What is your opinion of the use of technology today?

N.T.: I started using Twitter about a year ago because I want to push my band and connect with the world and see stuff. I don’t use Facebook at all; it’s connected to my twitter so my stuff comes up. I don’t understand it at all. But, technology’s amazing in many ways, I mean, the Internet’s great! You can find out so many things on the Internet. But, I’m not really a Skype fan at all. I don’t really get it! My dad will move to Colombia soon so maybe with that… That’s a good thing… But, even then, I’d just rather go there and see the person!

And in relation to long distance relationships?

N.T.: I’ve never had one…

Do you think technology can help or hinder a relationship like, for instance, in the film?

N.T.: I don’t know… It depends on the relationship… I mean, the reason I took the job, really, is because I didn’t know anything about Skype video chat and any other shit. But, my guitarist had a big relationship at the time with his girlfriend – long distance, well Italy – But still, you know… I realized how much it affected them because small problems that, when you’re face to face, you argue or bicker but you make it better an hour later because you’re there whereas by Skype, by video chat, a small thing becomes a mountain so that’s what interested me in the first place. I’m not sure if it helps… Like I said, it depends. It depends whether you’d met the person online in the first place. It depends on many things, you know. But, for me, it would never work… I mean, “Never say never!” I suddenly realized you shouldn’t say that because I’ve said “never” so many times and then it happens! But, it’s not my favorite way of having a relationship.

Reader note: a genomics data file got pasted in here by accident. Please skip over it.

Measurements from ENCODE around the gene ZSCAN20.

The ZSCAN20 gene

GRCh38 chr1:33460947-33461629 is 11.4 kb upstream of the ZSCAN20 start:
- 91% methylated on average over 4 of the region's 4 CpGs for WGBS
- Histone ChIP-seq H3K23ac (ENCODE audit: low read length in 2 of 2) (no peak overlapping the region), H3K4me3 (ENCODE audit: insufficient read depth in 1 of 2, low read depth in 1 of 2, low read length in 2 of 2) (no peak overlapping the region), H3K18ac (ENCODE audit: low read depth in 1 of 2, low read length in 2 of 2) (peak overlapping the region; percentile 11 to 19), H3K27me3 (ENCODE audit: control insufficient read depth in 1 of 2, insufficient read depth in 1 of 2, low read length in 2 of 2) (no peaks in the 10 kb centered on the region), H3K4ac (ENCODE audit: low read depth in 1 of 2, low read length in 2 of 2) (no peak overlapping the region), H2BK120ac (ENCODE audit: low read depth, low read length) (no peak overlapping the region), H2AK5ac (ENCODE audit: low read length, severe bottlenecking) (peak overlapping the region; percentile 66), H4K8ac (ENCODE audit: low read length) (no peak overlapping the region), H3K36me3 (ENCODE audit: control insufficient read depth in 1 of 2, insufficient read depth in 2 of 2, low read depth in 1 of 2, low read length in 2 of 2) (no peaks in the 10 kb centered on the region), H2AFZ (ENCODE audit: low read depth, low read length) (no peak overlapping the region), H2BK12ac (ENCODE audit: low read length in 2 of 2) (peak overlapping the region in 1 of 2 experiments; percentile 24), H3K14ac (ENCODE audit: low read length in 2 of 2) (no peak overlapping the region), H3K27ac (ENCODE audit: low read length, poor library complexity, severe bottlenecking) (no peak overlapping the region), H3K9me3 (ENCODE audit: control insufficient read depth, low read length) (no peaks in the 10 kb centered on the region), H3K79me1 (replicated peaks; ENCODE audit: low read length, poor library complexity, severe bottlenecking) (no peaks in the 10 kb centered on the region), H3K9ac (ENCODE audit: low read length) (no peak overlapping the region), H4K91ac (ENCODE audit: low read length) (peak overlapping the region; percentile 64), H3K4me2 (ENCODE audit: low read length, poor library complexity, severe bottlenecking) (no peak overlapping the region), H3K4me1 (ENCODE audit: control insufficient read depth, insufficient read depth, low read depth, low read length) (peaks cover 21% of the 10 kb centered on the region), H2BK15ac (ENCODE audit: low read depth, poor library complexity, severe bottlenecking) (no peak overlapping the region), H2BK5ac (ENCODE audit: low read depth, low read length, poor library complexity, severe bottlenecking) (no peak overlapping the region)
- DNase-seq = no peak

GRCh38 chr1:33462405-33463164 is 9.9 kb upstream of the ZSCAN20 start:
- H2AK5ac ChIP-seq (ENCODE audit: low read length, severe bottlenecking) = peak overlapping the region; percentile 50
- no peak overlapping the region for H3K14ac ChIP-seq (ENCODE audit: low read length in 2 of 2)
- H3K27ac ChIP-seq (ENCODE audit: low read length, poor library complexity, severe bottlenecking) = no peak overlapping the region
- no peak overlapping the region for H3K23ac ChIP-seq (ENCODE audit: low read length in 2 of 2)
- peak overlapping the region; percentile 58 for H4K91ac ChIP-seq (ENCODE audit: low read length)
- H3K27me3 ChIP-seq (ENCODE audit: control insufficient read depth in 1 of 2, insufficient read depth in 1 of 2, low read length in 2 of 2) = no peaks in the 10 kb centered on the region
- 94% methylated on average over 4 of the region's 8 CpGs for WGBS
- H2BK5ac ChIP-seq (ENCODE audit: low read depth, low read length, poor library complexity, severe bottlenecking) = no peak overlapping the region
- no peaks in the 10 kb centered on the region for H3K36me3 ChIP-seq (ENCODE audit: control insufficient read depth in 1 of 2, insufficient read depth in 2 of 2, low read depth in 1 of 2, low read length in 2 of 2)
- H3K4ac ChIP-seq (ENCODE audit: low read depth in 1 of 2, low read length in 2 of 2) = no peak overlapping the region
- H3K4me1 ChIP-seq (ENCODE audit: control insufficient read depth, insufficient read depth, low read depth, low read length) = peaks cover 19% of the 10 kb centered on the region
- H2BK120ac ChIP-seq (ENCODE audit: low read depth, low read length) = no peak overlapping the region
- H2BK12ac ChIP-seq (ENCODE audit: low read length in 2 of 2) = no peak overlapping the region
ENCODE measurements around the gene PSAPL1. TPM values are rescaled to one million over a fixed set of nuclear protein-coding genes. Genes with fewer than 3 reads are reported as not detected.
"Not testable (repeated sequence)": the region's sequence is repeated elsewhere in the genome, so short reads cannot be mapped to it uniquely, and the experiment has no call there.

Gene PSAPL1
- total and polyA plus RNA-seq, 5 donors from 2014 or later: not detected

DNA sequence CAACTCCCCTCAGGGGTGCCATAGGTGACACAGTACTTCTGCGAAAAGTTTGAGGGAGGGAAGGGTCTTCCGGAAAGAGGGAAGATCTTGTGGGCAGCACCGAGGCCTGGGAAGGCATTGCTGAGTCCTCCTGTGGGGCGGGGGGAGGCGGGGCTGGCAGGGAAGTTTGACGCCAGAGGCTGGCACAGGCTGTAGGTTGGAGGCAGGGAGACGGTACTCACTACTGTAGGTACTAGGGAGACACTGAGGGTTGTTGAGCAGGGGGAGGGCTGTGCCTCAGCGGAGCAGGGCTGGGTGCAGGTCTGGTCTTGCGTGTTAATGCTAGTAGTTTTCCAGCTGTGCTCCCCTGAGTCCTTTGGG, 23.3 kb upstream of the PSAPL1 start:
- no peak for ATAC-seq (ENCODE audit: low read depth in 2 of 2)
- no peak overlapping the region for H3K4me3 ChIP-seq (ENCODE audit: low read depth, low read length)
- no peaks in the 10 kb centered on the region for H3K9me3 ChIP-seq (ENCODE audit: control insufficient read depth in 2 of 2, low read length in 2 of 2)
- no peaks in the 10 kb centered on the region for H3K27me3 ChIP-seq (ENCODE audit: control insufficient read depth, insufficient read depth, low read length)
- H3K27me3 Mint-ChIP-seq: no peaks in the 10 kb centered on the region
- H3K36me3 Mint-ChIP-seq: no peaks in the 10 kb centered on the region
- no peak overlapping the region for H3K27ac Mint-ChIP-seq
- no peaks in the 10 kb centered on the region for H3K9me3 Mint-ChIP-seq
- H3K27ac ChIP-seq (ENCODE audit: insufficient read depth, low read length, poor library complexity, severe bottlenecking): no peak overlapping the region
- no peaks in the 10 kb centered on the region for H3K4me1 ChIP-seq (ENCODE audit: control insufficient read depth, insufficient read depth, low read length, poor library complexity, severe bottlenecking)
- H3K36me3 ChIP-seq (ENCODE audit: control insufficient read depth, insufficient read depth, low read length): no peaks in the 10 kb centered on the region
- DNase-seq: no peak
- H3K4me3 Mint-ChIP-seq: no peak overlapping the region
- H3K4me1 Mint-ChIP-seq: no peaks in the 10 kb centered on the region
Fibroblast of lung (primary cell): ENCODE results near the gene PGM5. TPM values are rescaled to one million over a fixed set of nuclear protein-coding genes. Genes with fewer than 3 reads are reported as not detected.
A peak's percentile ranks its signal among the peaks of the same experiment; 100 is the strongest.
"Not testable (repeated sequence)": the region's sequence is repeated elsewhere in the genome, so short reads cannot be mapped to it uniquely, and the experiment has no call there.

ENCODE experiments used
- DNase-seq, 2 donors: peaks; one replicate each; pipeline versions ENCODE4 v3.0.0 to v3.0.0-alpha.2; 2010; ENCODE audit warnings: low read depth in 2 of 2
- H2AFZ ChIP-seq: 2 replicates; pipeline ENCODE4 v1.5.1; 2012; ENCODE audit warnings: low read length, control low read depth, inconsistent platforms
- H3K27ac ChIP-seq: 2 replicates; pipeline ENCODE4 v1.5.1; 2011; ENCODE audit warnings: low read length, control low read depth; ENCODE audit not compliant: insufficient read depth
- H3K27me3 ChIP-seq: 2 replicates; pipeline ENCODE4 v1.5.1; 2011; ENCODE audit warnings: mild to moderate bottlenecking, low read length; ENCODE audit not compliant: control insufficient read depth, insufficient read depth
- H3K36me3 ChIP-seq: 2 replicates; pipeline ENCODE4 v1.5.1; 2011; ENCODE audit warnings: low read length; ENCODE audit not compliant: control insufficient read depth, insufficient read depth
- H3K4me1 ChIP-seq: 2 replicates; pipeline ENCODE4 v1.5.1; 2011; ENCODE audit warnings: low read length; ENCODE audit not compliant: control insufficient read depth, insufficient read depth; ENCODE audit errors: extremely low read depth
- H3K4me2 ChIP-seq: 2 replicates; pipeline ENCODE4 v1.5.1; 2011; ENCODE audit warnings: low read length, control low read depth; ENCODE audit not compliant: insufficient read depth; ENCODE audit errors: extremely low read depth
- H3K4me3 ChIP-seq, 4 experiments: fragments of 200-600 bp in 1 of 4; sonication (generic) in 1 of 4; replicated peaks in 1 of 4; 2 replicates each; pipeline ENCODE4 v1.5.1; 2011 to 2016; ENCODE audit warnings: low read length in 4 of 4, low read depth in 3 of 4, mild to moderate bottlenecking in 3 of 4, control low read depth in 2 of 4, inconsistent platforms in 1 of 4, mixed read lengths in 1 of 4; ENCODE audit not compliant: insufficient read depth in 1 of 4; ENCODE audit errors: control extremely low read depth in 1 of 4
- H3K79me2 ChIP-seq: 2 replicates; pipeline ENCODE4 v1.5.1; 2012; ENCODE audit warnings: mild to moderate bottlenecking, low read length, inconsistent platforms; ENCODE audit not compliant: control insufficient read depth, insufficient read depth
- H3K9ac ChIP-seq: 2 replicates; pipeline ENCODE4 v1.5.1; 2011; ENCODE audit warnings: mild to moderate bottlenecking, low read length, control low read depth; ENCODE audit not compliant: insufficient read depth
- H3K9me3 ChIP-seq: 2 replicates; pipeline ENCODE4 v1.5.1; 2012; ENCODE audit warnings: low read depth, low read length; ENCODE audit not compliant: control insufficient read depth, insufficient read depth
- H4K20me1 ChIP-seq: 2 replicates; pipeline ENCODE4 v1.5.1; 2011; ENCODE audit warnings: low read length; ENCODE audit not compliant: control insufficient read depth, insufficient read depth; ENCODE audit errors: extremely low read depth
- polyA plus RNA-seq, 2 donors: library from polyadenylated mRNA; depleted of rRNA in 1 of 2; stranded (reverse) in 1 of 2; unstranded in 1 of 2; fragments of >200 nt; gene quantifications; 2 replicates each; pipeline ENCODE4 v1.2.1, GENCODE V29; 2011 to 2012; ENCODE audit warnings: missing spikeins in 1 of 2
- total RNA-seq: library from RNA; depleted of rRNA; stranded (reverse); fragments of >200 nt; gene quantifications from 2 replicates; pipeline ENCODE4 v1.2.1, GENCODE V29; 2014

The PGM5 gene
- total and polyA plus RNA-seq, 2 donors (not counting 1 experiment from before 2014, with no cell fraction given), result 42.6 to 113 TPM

What was the shooting process like? You and David Verdaguer have an electric chemistry on screen and you are both included in the writing credits. How much acting and improvisation were there?

N.T.: What happened was that Carlos [Marques-Marcet] put us in a room together and told us to choose ten songs each – as part of the character, part of relationship – and we both chose the same song of all the songs in the world… “Just a Gigolo” by Louis Prima! And, he made us dance together. He made us have this sort of physical relationship because you have to have it. He made us do a striptease to one another. Even if we had read it a bit and knew the script a bit – but we hadn’t memorized it in its entirety because it was huge – he made us improvise things like, for instance, their story, when they first met, how they became friends, the first kiss, the first time they had sex, when they decided to have a baby… Things like that… To sort of have their story. And then, from there, we went on to improvise scenes. We improvised a bit, he liked it and he would write this stuff down and take some out and this was sort of the process. But, almost all of it is Carlos and we added bits and pieces here and there.

Did this film scare you off or gave you a new or another vision of relationships?

N.T.: I was afraid because it was in Spanish and I had never made a film in Spanish and I freaked out! But, every job scares me. I think that when you’re scared and you’re also excited to do it and with a lot of energy, this is when you have the right job… If you’re doing a job that scares you, you shouldn’t be doing it….